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0.13.0 • Public • Published

Stytch React Native SDK


With npm npm install @stytch/react-native @stytch/react-native-inappbrowser-reborn --save

If your project uses a bare React Native workflow on iOS: cd ios && pod install && cd ..


The Stytch React Native SDK uses React v17+ and React Native v63+.

The Biometrics product depends on iOS 13+ and Android 6+. We only support Class 3 biometric sensors on Android. If you are testing biometrics on an iOS simulator or Android emulator, please ensure you are using one of the following versions: iOS 13 or 14, Android 11 or below. This should not be an issue on physical devices.


For full documentation please refer to Stytch's React Native SDK documentation.

You can find migration guides for any breaking changes in between versions here.

Example Usage

Check out our example app here.


To test your integration of the Stytch React Native SDK, we recommend creating methods that take the StytchClient as a parameter when using the client to begin/complete authentication, and then stubbing the StytchClient when testing those methods.

For example, the following method uses the StytchClient to authenticate a magic link.

export const authenticate = (
  token: string,
  stytch: StytchClient,
  onSuccess: (res: MagicLinksAuthenticateResponse) => void,
  onFailure: () => void,
) => {
    .authenticate(token, { session_duration_minutes: 60 })
    .then((res) => {
    .catch((e) => {

In order to test that this method passes the response into the onSuccess method, you could write the following test:

import { authenticate } from '../EMLAuthenticateScreen';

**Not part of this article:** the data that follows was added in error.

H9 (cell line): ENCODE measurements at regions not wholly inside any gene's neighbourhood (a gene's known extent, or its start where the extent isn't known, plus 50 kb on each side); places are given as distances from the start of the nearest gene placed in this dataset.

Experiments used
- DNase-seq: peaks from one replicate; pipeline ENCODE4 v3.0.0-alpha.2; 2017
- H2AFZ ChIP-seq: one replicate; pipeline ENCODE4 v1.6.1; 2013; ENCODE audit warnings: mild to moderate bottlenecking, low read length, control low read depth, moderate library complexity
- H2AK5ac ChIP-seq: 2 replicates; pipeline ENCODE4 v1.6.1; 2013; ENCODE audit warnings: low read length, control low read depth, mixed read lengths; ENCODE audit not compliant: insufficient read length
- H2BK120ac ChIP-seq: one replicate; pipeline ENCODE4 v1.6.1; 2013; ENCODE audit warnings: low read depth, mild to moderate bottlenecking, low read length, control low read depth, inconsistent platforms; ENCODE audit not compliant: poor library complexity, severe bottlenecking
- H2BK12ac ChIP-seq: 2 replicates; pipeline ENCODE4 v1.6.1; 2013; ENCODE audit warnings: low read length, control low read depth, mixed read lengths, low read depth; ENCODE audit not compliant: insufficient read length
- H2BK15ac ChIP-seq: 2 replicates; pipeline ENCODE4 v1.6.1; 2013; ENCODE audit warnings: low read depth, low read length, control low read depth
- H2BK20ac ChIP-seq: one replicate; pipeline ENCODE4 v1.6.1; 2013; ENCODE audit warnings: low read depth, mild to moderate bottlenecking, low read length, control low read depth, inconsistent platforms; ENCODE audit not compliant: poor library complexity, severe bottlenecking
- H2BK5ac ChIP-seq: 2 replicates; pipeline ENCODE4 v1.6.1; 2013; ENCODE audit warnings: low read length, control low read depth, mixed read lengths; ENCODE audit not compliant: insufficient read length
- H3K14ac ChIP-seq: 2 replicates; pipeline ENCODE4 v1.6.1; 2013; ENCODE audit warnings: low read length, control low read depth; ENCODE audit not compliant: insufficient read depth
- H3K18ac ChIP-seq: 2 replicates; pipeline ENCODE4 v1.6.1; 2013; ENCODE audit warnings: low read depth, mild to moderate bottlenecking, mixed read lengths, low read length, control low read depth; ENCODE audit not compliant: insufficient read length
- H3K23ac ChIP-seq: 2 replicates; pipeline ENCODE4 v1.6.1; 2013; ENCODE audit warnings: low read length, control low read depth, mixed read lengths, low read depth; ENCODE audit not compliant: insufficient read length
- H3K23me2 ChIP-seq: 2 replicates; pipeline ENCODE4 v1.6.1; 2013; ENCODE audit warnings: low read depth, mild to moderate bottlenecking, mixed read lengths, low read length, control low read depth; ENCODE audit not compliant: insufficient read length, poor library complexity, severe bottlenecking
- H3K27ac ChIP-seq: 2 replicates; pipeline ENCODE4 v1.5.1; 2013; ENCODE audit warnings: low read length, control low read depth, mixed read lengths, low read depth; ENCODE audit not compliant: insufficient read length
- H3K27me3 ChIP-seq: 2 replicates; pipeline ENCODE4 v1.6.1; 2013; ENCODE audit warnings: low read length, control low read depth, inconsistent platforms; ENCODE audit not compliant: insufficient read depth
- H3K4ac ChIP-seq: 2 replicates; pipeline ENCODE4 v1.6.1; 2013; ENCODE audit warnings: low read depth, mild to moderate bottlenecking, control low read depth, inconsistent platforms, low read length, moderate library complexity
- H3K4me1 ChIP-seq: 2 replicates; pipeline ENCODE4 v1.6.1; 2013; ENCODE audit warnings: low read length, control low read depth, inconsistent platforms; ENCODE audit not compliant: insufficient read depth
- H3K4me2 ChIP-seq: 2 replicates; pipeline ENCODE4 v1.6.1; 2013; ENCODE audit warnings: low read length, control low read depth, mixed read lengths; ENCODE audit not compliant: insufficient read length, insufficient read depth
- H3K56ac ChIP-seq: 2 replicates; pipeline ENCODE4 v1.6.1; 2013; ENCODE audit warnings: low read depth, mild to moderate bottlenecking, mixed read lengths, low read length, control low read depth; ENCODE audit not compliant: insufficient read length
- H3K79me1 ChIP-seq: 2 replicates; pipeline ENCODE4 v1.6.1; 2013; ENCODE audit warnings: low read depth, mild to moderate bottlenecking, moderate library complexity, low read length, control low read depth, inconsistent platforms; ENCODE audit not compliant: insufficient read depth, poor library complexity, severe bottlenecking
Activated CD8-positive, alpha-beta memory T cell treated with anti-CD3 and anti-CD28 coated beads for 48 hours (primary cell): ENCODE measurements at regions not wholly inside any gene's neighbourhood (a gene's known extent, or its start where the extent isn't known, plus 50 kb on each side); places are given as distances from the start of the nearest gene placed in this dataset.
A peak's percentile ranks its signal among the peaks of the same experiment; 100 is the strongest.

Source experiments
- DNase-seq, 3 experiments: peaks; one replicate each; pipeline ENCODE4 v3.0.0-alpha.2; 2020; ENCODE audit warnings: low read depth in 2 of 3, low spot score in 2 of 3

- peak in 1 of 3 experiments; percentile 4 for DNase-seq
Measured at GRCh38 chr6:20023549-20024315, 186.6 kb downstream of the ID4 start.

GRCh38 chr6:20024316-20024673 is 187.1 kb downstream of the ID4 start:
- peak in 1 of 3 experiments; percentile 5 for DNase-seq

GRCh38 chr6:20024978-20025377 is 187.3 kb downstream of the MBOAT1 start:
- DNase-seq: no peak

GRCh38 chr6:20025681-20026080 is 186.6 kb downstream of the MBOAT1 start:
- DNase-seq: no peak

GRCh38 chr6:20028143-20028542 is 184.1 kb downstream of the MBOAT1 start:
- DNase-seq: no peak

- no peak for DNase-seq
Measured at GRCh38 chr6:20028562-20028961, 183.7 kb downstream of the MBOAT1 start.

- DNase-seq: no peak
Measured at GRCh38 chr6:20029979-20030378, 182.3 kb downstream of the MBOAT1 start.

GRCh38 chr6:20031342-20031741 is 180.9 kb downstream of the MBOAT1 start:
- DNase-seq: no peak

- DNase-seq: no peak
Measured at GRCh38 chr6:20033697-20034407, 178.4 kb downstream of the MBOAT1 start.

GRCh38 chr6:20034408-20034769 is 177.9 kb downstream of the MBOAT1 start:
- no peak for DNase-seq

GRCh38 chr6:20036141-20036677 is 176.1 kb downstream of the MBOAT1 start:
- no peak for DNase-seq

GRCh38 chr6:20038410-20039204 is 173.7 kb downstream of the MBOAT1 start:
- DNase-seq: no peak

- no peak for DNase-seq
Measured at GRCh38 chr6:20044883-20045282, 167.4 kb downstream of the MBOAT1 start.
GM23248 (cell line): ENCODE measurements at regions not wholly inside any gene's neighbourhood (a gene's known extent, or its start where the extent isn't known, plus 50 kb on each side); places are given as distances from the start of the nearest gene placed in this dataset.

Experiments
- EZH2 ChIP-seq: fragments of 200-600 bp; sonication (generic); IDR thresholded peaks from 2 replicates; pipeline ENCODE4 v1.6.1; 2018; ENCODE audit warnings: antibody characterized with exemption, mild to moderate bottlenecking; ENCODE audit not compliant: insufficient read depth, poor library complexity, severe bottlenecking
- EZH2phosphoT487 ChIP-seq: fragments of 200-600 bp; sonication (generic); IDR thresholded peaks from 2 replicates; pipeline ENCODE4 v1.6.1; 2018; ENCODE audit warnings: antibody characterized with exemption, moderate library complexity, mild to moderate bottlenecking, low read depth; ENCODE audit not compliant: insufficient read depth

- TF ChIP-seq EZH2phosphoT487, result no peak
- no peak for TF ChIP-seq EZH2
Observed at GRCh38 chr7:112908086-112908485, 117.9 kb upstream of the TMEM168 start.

const mockStytchClient = {
  magicLinks: {
    authenticate: jest.fn(() => Promise.resolve({ user_id: 'abc-123' })),

describe('authenticate', () => {
  it('returns data on success', async () => {
    let userData;
    await authenticate(
      (res) => {
        userData = res;
      () => console.log('success'),

The above example asserts that your method handles a successful response as expected. You can use this system in order to test any potential successes (with Promise.resolve in the mockStytchClient) or failures (with Promise.reject in the mockStytchClient) that you might expect from Stytch.

If you need to exercise component functionality and cannot abstract the logic into it's own function, you can also create mock StytchClients and return them from the useStytch hook like this.

import { useStytch } from '@stytch/react-native';
import { MyComponent } from './MyComponent';

jest.mock('@stytch/react-native', () => ({
  useStytch: jest.fn(),

describe('MyComponent', () => {
  it('Does something', () => {
    const mockStytchClient = {
      magicLinks: {
        email: {
          loginOrCreate: jest.fn(),

    const component = renderer.create(<MyComponent />);

The above example tests that the MyComponent component calls the StytchClient method magicLinks.email.loginOrCreate with a specific input.

Typescript Support

There are built in typescript definitions in the npm package.

Get help and join the community

Stytch community Slack

Join the discussion, ask questions, and suggest new features in our ​Slack community!

Need support?

Check out the Stytch Forum or email us at support@stytch.com.




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